Welcome to this week’s “Grantchester” Case File! Before reading, do note that there are many spoilers ahead. This episode is available to watch online through Thursday, June 30, 2016.
There have to be days in which Sidney wishes he could just be the vicar of Grantchester and allow all other matters to merely pass by him. Continually pulled in many directions, it’s impressive that Sidney has managed to keep as level of a head as he has.
One force, however, that often challenges his levelheadedness is Amanda – otherwise viewed as the one who got away. At a local establishment one evening, Amanda and her fiancé, Guy, sit down for an important chat with Sidney. Amanda’s nervous; Guy is excitable, as Sidney quietly wonders what doozy of a surprise is about to cross the table.
Perhaps not to Sidney’s surprise, Amanda and Guy ask if he could be the one that marries them. Despite looking mildly sick to his stomach, Sidney obliges and goes through the motions of asking if they’re going into this marriage “with eyes open,” before noting that the archbishop will have to sign off on the couple getting hitched in Grantchester.
Sidney’s happy-ish façade vanishes quickly once home. There, he indulges heartily in some booze, all the while listening to records and pining over Amanda. This all, unfortunately, leads to Sidney passing out at his desk before awaking with what looks to be a throbbing hangover. Upon coming to, Sidney is reminded by his often outspoken housekeeper, Mrs. Maguire, that it’s the day his new church colleague, Leonard, is moving in.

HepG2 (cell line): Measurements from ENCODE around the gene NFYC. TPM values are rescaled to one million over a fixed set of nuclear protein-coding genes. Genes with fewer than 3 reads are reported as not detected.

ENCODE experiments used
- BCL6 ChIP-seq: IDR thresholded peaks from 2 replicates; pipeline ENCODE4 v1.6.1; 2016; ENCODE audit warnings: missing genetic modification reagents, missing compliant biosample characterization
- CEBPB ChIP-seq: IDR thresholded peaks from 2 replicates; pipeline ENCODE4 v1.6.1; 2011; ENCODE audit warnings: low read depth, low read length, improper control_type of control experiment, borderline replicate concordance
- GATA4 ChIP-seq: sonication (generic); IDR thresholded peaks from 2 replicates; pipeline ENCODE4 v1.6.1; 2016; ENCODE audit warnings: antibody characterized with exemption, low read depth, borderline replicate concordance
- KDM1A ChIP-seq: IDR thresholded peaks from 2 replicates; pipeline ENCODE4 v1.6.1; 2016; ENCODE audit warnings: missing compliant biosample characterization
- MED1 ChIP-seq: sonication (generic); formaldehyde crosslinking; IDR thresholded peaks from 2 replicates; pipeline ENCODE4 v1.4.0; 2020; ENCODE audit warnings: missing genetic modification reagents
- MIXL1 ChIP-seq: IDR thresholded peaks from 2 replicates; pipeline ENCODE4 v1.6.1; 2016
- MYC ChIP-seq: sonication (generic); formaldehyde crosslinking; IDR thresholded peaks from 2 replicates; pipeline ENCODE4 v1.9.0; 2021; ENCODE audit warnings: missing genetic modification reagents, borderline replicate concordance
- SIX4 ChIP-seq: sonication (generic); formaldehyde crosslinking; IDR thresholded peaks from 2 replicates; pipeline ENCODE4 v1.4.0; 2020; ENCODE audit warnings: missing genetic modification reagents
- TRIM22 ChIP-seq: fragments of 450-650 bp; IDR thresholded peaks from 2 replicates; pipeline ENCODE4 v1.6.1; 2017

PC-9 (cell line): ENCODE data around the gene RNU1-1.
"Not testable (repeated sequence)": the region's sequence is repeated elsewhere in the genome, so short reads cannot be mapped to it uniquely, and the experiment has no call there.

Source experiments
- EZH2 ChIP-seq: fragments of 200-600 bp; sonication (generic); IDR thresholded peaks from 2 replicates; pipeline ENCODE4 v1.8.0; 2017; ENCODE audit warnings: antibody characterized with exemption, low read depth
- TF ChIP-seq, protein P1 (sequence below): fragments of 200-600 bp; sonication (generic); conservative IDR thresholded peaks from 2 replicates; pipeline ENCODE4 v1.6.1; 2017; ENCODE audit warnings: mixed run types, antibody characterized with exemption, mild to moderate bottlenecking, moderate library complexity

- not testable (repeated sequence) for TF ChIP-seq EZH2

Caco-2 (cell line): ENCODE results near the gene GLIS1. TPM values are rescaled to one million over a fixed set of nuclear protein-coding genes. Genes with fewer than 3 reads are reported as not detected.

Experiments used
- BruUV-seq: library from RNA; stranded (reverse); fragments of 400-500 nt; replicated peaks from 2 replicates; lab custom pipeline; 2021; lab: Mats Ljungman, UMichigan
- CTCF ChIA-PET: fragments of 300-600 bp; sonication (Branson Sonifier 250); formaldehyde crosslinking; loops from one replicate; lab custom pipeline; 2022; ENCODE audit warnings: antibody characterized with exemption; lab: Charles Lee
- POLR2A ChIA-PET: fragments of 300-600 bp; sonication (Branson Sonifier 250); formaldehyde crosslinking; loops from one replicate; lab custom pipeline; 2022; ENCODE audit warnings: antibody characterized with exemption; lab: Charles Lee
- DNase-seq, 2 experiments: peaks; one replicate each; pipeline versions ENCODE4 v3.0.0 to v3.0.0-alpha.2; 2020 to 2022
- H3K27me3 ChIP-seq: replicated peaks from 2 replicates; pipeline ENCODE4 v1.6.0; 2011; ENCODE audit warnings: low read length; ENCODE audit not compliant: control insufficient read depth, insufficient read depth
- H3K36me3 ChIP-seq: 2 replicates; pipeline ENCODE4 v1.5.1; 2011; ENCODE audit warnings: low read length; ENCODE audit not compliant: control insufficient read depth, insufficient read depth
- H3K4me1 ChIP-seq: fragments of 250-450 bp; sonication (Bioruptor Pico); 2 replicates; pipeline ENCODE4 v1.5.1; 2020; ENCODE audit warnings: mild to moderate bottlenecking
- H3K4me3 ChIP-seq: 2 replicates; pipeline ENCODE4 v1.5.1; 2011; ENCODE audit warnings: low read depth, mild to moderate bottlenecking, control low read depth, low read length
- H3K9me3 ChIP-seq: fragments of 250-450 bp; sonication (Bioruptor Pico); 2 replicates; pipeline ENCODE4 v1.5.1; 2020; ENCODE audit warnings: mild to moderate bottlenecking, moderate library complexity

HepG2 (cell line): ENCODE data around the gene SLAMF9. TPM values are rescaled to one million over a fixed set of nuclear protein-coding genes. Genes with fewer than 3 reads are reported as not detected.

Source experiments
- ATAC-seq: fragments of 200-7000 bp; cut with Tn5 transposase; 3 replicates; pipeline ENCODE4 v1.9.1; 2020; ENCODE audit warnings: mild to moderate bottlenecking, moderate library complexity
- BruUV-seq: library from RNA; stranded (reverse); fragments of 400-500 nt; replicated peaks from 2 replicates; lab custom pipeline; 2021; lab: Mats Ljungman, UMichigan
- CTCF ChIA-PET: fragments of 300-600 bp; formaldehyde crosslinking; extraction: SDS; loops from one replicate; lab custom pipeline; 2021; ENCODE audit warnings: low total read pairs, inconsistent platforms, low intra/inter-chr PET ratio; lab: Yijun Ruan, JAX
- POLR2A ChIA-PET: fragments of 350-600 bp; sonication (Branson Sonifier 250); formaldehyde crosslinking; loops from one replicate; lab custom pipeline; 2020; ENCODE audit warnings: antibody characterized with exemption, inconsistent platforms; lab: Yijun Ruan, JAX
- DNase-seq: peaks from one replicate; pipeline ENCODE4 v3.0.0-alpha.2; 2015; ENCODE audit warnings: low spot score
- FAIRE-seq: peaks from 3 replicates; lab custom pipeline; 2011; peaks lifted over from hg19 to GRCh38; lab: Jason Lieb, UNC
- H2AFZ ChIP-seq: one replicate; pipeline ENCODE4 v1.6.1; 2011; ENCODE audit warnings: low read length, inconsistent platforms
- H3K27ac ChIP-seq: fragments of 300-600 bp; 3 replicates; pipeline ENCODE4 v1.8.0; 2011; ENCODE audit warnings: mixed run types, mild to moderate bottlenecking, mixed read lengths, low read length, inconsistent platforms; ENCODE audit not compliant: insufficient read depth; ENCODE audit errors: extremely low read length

Upon his return home, Sidney meets with Arthur and Isabel, yet another couple requesting that the vicar marry them. As he did with Amanda and Guy, Sidney asks if the couple is entering into their union with eyes open. After a bit of hesitation from Isabel, it is explained that her mother, Daisy, vehemently disapproves of this proposed marriage. Sidney being too kind to stand back and let a family work out its issues, opts to try and sway Daisy.
Very quickly upon meeting Daisy, it becomes crystal clear to Sidney that getting this mother’s blessing isn’t going to come easily. Daisy explains that Arthur is out to get her and for that reason, along with a handful of others, can’t allow this marriage to happen. Sidney vows to Isabel that he’ll speak with her mother one more time, with the hopes of changing her mind. Unfortunately, Daisy mysteriously dies before this is able to happen.
Sidney does his best to keep out of the why and how Daisy died, but his police pal Geordie wants any information he has. Upon revealing that Daisy believes Arthur was out to get her, the investigation shifts its focus to the suspicious man. But first, some proof is needed.
Initially, this is a dead-end as both the local doctor and coroner dismiss the notion that Daisy had been murdered – more specifically, drugged. Sidney and Geordie are not convinced of this and after realizing a post-mortem hadn’t been done on Daisy’s body, the duo attempt to retrieve Daisy’s remains ahead of her cremation. Unfortunately, they do not make it on time.